IRS Refunds $20M to Resident Physicians and Hospital

From Modern Healthcare:

Nearly 1,000 former medical residents and a Cincinnati hospital will split $20 million in refunds from the Internal Revenue Service.

The IRS says stipends paid to former residents from 1997 to 2005 weren’t subject to Social Security taxes because the residents were students.

An attorney for University Hospital in Cincinnati says the refunds will total $20 million. The former residents will get half.

Students are usually exempt from taxes that fund Social Security and Medicare. The IRS conceded earlier this year that it collected taxes from medical residents and their employers on wages that should have been exempt.

CDC chief pushes for action to fight rising painkiller abuse

From NewsOK:

Emergency room visits linked to abuse of prescription painkillers have jumped 111 percent in five years, straining the nation’s public health system, a recent study revealed.

Urgent action is needed to address this health threat, Dr. Thomas Frieden, director of the national Centers for Disease Control and Prevention, said Thursday.

“Overdose with prescription drugs is one of the most serious and fastest-growing problems in this country,” he said.

Visits to hospital emergency departments for abuse of pain drugs more than doubled between 2004 and 2008, jumping from 144,644 to 305,885 visits annually, according to a study released last month by the CDC and the Substance Abuse and Mental Health Services Administration.

The dramatic rise occurred among both men and women, as well as people younger than 21 and those who are older.

“At the federal level, we need to look at action to target pill mills that distribute large amounts (of such drugs),” Frieden said. “There are law enforcement interventions that are needed there.

“At the state level, states need to look at the prescribing laws and ensure that they’re strong enough.”

Electronic record-keeping systems should be used to identify duplicate prescriptions and stop people from filling the same prescription multiple times, Frieden said.

“Doctors really need to not write prescriptions for more than is needed,” Frieden said.

“We may need to look at things like whether long-acting pain medication should ever be prescribed out of emergency departments.

“Police say patient traveled with stash”

From Online Athens:

An emergency room patient faces a drug charge after he brought a bag of marijuana with him in the ambulance early Saturday morning, according to an Athens-Clarke police report.

The marijuana was in a bag filled with other medications the man brought with him on the ambulance, though the report did not say why he needed medical attention or which hospital he was taken to.

“Overseas doctors cash in on rural shortage”

Ed. Hmmm… sounds familiar.

From the Australian Broadcasting Corporation (ABC)

The shortage of doctors in rural Australia is so acute that locum doctors from New Zealand are being flown across the Tasman to work in hospital emergency rooms, at times, just for a weekend’s work.

…to help ease the shortage of doctors in rural and regional areas, the Federal Government has been offering relocation payments of up to $120,000 and other incentives to encourage doctors to leave the cities.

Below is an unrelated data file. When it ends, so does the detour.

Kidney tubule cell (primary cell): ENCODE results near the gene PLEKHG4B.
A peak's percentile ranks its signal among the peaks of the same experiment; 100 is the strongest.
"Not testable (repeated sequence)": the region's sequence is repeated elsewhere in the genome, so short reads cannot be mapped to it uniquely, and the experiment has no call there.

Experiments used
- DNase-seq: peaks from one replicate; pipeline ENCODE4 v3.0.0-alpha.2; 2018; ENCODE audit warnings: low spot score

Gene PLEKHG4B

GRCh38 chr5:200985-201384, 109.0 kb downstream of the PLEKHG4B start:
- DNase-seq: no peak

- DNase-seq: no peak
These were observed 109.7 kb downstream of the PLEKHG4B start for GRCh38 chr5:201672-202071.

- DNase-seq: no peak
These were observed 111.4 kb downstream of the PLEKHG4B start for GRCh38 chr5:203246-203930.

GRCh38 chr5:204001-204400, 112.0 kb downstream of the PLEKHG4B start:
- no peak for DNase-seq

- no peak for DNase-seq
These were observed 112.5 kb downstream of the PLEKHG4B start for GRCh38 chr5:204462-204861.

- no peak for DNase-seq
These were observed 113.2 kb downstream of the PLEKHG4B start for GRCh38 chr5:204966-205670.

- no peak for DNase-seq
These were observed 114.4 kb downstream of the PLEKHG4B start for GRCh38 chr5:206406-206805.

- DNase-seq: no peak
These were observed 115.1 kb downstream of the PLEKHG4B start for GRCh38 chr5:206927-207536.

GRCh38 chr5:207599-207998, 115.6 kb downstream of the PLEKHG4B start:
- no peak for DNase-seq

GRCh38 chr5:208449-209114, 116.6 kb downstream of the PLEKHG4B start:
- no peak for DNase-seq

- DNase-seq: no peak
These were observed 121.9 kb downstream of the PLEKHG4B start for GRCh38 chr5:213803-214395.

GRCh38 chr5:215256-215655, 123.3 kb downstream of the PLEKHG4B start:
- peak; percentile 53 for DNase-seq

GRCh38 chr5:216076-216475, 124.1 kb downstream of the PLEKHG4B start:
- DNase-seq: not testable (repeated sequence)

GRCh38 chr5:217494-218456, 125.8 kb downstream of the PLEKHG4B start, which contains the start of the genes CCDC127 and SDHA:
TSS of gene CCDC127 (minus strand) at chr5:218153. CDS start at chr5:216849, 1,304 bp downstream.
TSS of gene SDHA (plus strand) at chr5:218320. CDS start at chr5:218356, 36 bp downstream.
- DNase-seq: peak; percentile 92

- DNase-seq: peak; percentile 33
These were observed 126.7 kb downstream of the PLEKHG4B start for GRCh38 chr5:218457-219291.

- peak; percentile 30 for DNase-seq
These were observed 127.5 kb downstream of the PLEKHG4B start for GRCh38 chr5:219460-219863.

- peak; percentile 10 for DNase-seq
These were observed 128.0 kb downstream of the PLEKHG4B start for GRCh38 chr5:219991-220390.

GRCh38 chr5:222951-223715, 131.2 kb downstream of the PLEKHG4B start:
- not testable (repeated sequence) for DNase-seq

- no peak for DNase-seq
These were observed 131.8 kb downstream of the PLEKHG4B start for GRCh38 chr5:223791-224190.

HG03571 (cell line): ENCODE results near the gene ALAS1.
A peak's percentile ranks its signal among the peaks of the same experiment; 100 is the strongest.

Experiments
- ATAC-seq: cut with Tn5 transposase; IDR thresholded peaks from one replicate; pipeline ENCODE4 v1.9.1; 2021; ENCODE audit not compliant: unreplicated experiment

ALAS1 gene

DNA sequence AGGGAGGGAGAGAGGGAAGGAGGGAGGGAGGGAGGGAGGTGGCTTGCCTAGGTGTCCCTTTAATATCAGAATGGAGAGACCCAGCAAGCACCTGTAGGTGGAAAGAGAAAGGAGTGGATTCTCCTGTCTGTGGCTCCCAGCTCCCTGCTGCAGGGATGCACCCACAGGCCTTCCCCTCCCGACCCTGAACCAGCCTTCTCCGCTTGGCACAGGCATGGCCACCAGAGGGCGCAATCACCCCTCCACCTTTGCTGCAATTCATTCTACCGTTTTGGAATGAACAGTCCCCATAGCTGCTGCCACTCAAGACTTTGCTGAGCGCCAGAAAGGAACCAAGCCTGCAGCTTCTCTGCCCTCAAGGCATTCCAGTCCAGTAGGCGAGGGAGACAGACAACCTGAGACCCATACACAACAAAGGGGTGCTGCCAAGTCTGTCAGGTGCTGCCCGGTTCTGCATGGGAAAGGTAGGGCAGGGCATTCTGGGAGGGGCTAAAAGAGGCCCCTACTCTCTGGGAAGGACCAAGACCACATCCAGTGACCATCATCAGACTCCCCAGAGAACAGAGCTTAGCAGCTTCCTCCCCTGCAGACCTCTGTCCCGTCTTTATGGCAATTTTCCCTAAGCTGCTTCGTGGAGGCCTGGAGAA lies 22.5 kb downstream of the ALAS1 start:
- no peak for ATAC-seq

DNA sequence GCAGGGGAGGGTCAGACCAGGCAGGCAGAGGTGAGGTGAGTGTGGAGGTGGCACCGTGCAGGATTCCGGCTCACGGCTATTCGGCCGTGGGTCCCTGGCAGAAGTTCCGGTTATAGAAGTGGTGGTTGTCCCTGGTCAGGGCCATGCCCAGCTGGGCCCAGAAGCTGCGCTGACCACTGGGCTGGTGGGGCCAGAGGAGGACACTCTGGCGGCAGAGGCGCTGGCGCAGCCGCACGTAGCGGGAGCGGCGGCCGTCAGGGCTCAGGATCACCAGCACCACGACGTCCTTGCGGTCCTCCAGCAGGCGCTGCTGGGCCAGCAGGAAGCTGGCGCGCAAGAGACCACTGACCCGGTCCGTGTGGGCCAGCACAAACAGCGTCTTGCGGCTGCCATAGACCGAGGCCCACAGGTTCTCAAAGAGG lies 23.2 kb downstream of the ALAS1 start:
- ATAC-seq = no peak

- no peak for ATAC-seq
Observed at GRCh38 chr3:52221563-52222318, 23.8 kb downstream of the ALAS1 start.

Despite this, hospitals are still being forced in the bush to employ locum doctors to fill the gaps, paying them up to three times the salary of a regular doctor. The shortage is so acute that locum doctors from New Zealand are being flown across the Tasman to work in hospital emergency rooms, at times just for a weekend’s work.

Dentist’s drill allergy?

From the International Journal of Emergency Medicine

The authors present a case in which the dentist mistook the subcutaneous emphysema following such a procedure for an allergic/anaphylactic reaction and sent him to the emergency department in an ambulance. The differential diagnosis and the subsequent management, including the role of oxygen and techniques to prevent such complications, are discussed.

Wait times at emergency departments continue to increase nationwide

From Fierce Healthcare:

The state of emergency care in the U.S. might be much improved if every state followed the lead of Wisconsin. The Badger State not only ranks ninth in the nation in terms of time spent in emergency departments for patients (an average of roughly three-and-a-half hours), but also boasts two of the top 10 metro areas ranked in the nation in terms of patient satisfaction.

Nationwide, however, patients today are cooped up in EDs for longer periods of time than ever before, according to healthcare consulting company Press Ganey’s latest Emergency Department Pulse Report. From arrival until discharge, patients spend an average of 4 hours, 7 minutes in emergency departments–a four-minute increase from 2008. Patients in Utah spend an astonishing eight-and-a-half hours in emergency departments, on average, the report shows.

Ingenix to acquire Picis

From Modern Healthcare:

Ingenix, an Eden Prairie, Minn.-based health information technology subsidiary of UnitedHealth Group, has announced plans to acquire Picis of Wakefield, Mass., a developer of clinical health IT systems for emergency, surgery and intensive-care departments and hospital financial information systems.